2017 Topps Archives: I’m Not Even Supposed To Be Here Today!

Yesterday, Nick over at Dime Boxes wrote about a “Clerks” base set he got, and the line I quote most from the movie turned out to be very much applicable to today’s post.

Not long ago I decided I wouldn’t even bother with 2017 Topps Archives, yet here I am, about to tell you about the blaster I bought. Generally positive blog posts made me mentally upgrade from “nothing” to “a couple of packs” and finding out that there were honest-to-goodness coins in the blasters pushed me into impulse-buy mode and I ended up with a blaster.

Part of the reason for my initial disinterest was the card designs used for the base set. 1982 has already been done too much (as pretty much everybody is saying), 1992 is a little too similar to last year’s 1991, and I frankly never cared for the 1960 design. However, Topps made some noticeable improvements to the base set and the inserts, so I ended up spending more than I should have.

I opened about half of the blaster, and I’m just going to run through the base cards and the inserts I’ve pulled… No major review here, just some thoughts I have.

Potential legal trouble
Since I bought a blaster, I don’t have a visual aid to go with something I noticed about the Hanger packs.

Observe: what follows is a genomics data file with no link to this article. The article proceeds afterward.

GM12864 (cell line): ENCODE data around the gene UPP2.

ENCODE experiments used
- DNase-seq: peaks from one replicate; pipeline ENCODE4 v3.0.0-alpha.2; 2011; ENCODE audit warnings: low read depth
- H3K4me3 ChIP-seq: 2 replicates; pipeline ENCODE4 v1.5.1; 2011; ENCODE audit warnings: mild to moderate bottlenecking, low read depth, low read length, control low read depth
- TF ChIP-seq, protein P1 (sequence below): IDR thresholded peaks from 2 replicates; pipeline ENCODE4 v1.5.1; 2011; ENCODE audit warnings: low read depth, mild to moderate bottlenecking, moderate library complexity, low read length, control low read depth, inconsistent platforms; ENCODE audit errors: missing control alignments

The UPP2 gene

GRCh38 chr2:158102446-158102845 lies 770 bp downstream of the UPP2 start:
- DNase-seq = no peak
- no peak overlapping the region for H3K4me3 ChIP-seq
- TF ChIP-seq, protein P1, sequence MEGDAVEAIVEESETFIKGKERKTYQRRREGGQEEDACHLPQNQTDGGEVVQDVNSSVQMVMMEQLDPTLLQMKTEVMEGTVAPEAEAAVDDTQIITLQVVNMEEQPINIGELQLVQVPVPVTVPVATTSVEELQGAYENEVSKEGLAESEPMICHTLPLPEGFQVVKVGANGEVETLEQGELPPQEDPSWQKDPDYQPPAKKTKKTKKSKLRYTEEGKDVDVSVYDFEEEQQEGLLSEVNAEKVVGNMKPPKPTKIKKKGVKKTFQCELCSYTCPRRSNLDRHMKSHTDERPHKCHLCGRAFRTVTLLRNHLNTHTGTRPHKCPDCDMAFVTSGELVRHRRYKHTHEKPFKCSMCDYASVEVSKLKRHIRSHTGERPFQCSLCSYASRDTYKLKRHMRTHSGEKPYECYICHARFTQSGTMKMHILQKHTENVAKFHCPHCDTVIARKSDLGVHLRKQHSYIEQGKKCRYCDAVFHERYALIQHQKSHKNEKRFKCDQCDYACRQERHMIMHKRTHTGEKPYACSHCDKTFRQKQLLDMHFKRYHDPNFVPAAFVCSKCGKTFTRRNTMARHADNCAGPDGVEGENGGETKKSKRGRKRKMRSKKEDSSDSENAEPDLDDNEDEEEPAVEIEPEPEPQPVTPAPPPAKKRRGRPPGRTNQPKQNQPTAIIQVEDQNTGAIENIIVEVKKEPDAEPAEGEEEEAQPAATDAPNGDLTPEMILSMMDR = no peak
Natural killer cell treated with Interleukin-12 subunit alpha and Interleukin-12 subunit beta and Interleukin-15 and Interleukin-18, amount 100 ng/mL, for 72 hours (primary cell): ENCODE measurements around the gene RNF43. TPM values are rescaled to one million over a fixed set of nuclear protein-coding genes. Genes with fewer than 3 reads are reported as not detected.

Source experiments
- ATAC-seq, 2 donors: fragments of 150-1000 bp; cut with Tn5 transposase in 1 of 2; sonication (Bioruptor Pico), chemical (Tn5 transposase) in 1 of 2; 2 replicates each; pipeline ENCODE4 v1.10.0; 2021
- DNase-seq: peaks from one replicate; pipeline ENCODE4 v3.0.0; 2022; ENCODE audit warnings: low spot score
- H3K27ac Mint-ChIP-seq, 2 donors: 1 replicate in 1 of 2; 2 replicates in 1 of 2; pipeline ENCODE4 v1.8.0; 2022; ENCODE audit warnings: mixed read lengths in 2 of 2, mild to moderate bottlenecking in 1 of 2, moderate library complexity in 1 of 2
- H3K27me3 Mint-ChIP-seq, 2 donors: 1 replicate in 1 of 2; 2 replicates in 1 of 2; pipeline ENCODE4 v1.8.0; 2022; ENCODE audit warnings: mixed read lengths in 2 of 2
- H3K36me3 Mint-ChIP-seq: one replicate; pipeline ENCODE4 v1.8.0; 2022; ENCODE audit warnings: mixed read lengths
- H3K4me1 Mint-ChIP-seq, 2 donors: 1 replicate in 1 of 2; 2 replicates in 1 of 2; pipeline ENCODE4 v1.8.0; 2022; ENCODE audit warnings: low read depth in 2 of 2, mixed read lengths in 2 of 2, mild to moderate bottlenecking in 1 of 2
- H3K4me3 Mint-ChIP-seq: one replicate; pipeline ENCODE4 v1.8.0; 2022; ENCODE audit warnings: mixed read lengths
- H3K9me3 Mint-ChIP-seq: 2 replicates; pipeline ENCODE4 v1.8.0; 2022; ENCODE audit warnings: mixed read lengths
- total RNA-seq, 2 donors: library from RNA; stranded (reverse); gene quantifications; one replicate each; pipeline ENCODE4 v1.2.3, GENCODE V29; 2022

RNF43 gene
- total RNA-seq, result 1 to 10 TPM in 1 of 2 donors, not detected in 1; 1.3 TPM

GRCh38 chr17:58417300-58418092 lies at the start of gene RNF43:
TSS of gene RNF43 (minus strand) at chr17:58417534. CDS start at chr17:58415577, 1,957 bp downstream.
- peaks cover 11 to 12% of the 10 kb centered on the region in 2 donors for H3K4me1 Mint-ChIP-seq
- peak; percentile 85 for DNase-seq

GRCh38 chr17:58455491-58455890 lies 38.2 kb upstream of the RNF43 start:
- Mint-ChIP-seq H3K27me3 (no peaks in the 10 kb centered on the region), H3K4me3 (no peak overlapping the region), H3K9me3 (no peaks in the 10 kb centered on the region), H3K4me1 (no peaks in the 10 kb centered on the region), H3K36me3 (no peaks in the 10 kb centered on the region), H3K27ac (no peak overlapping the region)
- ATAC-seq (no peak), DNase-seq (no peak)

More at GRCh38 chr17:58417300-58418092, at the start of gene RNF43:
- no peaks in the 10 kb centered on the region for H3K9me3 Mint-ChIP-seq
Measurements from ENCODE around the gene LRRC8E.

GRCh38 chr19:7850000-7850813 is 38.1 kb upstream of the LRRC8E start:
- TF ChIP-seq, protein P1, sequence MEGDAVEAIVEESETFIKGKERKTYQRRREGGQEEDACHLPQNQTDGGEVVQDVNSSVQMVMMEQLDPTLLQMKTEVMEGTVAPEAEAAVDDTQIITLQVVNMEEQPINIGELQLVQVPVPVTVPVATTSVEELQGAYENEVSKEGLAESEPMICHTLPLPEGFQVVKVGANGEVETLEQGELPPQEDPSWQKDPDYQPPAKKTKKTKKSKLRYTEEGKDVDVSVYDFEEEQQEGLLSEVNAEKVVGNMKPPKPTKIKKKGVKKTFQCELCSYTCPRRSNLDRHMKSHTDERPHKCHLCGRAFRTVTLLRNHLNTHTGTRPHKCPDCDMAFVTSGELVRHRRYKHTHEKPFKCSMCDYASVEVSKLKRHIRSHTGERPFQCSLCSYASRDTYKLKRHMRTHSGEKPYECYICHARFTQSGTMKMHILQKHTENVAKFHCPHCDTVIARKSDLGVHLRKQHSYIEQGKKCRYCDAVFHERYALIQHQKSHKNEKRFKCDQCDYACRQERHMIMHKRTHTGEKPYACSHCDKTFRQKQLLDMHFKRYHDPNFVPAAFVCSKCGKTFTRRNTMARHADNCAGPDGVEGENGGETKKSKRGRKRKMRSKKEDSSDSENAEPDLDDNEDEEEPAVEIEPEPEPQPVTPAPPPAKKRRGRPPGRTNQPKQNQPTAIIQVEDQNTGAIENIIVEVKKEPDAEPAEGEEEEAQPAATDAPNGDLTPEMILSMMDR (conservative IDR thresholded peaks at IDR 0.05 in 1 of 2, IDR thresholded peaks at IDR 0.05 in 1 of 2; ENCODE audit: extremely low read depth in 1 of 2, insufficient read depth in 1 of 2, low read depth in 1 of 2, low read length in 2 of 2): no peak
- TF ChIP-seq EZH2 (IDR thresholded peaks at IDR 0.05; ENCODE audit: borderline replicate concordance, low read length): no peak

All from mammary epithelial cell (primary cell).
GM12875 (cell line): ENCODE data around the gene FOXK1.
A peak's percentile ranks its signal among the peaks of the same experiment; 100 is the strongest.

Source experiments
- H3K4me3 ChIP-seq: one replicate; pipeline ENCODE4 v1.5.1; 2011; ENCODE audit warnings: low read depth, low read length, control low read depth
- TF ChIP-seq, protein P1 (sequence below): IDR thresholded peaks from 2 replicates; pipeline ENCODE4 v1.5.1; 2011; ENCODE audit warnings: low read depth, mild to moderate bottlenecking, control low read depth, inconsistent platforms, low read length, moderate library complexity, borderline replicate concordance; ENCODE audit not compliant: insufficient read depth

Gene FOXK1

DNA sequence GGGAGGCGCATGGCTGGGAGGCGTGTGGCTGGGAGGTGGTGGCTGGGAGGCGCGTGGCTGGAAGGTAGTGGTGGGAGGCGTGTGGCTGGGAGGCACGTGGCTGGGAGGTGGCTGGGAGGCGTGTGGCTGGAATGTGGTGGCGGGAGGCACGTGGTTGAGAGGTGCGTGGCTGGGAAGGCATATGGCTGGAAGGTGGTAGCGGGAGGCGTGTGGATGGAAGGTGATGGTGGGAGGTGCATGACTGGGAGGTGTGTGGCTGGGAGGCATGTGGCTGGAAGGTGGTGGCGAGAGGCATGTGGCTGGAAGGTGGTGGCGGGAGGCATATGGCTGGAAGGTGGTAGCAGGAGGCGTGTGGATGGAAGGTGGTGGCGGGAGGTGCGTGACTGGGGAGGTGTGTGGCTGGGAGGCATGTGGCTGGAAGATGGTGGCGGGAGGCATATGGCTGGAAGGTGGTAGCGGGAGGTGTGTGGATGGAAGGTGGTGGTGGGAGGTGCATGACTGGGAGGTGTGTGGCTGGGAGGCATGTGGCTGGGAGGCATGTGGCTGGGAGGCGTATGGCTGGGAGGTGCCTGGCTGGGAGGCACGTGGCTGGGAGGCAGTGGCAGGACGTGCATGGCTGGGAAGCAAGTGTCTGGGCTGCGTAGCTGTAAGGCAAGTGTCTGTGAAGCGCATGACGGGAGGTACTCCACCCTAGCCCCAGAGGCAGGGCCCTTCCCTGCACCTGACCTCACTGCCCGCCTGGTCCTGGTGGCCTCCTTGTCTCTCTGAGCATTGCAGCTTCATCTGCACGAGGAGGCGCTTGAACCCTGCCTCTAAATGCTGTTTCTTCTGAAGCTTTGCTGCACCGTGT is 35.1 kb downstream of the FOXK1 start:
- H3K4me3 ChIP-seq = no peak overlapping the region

The hanger says on the front “One 1960 Topps Rookie Star Inside!”  I will point out that it doesn’t put anything in quotation marks or say “One Topps Rookie Star in the 1960 design…”, it says “1960 Topps Rookie Star”.  To my thinking, that’s a Rookie Star card which had been issued in 1960.  I SMELL LEGAL ACTION!!!!

Card Stock

As others have mentioned, the 1960 and 1982 cards are done on a thicker card stock than prior Archives releases. This is good, but is more about righting a wrong… Cards at this price point *should* be on heavier stock than an index card.

1987 Coins insert

These were a surprise to me… I figured they’d be cardboard disks in the style of the coins, but they’re honest-to-goodness coins… and pretty cool.

I’ve seen these referred to as being in the style of the 1964 coins, but they’re actually in the style of the 1987 coins. The differences are subtle but definitive.

Here’s the back of the Bregman:

Base cards:  1960

These cards are largely well done, but there’s one issue I have that I’ve not seen mentioned in other people’s reviews, but for me it was like nails on a chalkboard.

Here’s Edwin Diaz from my blaster.

And here’s an original 1960 Bob Mabe from my binders.

The player’s name should be fully-justified, not left-aligned.  On the Bob Mabe card, “BOB” is aligned on the left with “BALTIMORE” and “MABE” is aligned on the right with “PITCHER”, and the letters should have extra spacing between them to make it happen on shorter names.  The Archives cards look OK for players with longer names, but for the short names, it’s like a bad ventriloquist who moves his lips – it just serves to distract, and all you can see are those moving lips.

I won’t even get into the concept of using a wider font from the same family for the shorter names.

Oh, almost forgot the back.